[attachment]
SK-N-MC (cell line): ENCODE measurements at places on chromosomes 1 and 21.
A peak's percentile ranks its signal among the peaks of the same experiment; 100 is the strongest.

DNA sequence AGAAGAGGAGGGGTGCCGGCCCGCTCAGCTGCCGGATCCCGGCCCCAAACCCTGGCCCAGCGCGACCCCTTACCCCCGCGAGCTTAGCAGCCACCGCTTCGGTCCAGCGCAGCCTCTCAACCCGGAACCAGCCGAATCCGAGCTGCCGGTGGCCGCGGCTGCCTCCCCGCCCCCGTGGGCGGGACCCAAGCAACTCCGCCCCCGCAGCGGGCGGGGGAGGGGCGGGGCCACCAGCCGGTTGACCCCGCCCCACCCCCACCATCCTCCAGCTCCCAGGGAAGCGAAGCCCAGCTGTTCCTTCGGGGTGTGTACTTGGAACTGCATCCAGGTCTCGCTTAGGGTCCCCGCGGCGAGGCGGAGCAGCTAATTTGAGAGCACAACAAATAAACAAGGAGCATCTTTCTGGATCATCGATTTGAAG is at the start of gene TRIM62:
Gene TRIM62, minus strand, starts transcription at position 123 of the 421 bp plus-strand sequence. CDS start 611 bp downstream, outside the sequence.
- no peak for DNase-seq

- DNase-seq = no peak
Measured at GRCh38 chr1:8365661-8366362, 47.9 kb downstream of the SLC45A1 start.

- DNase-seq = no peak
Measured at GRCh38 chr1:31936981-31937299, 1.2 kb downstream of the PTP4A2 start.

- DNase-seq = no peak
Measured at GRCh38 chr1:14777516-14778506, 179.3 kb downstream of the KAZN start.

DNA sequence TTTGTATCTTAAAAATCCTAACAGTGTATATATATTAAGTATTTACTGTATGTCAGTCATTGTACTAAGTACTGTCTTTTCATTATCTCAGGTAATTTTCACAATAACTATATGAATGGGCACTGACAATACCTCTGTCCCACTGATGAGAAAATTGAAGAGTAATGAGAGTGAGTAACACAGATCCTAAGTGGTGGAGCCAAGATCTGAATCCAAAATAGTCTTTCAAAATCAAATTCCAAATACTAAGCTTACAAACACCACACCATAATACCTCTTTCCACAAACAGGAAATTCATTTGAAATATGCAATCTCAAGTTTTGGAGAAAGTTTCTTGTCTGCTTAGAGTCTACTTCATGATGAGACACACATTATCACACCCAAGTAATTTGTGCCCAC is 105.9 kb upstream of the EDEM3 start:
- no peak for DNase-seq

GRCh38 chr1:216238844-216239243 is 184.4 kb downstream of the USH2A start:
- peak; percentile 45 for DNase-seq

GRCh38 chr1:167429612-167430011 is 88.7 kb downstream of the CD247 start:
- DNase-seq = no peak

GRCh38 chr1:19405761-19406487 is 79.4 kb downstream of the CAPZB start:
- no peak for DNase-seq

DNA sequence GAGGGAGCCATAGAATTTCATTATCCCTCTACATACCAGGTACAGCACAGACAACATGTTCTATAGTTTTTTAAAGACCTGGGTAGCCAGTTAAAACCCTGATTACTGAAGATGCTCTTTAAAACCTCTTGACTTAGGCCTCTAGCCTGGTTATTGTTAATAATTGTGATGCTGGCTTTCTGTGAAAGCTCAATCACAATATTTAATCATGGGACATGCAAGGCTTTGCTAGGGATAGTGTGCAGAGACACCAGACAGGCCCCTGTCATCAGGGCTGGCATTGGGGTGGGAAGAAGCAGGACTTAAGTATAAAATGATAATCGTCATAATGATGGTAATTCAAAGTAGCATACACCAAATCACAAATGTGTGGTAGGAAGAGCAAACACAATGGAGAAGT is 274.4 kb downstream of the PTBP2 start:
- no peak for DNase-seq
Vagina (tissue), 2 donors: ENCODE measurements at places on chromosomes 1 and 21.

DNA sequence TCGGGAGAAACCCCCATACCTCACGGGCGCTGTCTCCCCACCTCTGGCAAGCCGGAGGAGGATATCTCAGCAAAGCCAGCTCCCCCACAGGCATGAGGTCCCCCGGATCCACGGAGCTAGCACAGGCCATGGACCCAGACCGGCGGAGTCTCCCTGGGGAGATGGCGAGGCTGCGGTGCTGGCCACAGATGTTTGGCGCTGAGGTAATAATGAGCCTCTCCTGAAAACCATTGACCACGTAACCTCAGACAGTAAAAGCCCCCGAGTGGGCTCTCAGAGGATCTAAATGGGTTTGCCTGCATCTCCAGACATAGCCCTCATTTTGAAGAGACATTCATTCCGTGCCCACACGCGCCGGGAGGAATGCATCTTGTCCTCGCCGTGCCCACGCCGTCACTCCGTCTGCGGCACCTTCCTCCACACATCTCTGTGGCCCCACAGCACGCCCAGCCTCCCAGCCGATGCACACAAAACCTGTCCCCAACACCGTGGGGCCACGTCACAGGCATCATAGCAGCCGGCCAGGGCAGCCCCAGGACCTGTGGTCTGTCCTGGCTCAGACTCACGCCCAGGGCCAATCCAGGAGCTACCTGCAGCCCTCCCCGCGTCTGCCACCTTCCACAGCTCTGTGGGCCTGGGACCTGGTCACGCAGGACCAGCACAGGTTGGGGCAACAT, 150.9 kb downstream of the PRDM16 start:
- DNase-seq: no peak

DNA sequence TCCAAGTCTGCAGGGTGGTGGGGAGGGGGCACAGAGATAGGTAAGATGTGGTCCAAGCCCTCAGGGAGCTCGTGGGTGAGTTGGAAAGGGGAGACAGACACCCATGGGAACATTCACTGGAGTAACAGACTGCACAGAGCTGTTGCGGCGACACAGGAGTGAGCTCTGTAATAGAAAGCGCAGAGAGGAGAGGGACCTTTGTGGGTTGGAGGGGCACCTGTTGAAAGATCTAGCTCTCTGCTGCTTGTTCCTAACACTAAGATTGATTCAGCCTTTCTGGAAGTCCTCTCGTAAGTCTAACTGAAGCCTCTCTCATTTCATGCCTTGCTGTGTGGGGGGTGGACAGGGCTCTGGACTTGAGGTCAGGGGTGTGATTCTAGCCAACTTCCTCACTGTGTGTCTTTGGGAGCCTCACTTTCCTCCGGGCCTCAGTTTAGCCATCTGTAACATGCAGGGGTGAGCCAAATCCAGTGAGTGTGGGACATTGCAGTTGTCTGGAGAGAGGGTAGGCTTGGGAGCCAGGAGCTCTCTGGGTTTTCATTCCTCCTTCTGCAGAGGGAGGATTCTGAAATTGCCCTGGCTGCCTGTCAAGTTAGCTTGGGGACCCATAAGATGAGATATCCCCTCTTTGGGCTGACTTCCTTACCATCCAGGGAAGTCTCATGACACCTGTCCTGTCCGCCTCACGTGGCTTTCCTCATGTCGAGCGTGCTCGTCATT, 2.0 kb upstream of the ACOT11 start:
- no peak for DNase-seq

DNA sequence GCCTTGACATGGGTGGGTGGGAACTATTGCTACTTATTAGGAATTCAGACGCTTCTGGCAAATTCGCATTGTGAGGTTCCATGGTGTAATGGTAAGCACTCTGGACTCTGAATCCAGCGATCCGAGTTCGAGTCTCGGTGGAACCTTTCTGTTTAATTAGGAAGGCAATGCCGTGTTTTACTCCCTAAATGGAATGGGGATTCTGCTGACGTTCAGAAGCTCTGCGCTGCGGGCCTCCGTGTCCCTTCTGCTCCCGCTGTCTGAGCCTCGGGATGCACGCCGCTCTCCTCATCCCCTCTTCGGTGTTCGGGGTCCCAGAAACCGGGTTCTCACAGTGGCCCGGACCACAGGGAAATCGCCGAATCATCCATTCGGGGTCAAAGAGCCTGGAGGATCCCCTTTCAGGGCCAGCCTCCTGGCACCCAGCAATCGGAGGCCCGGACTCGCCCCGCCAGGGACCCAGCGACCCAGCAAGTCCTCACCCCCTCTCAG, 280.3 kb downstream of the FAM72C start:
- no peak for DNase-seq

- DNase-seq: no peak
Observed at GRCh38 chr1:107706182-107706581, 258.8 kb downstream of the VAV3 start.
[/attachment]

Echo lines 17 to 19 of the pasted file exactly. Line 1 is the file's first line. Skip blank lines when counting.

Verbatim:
- DNase-seq = no peak

GRCh38 chr1:19405761-19406487 is 79.4 kb downstream of the CAPZB start:
- no peak for DNase-seq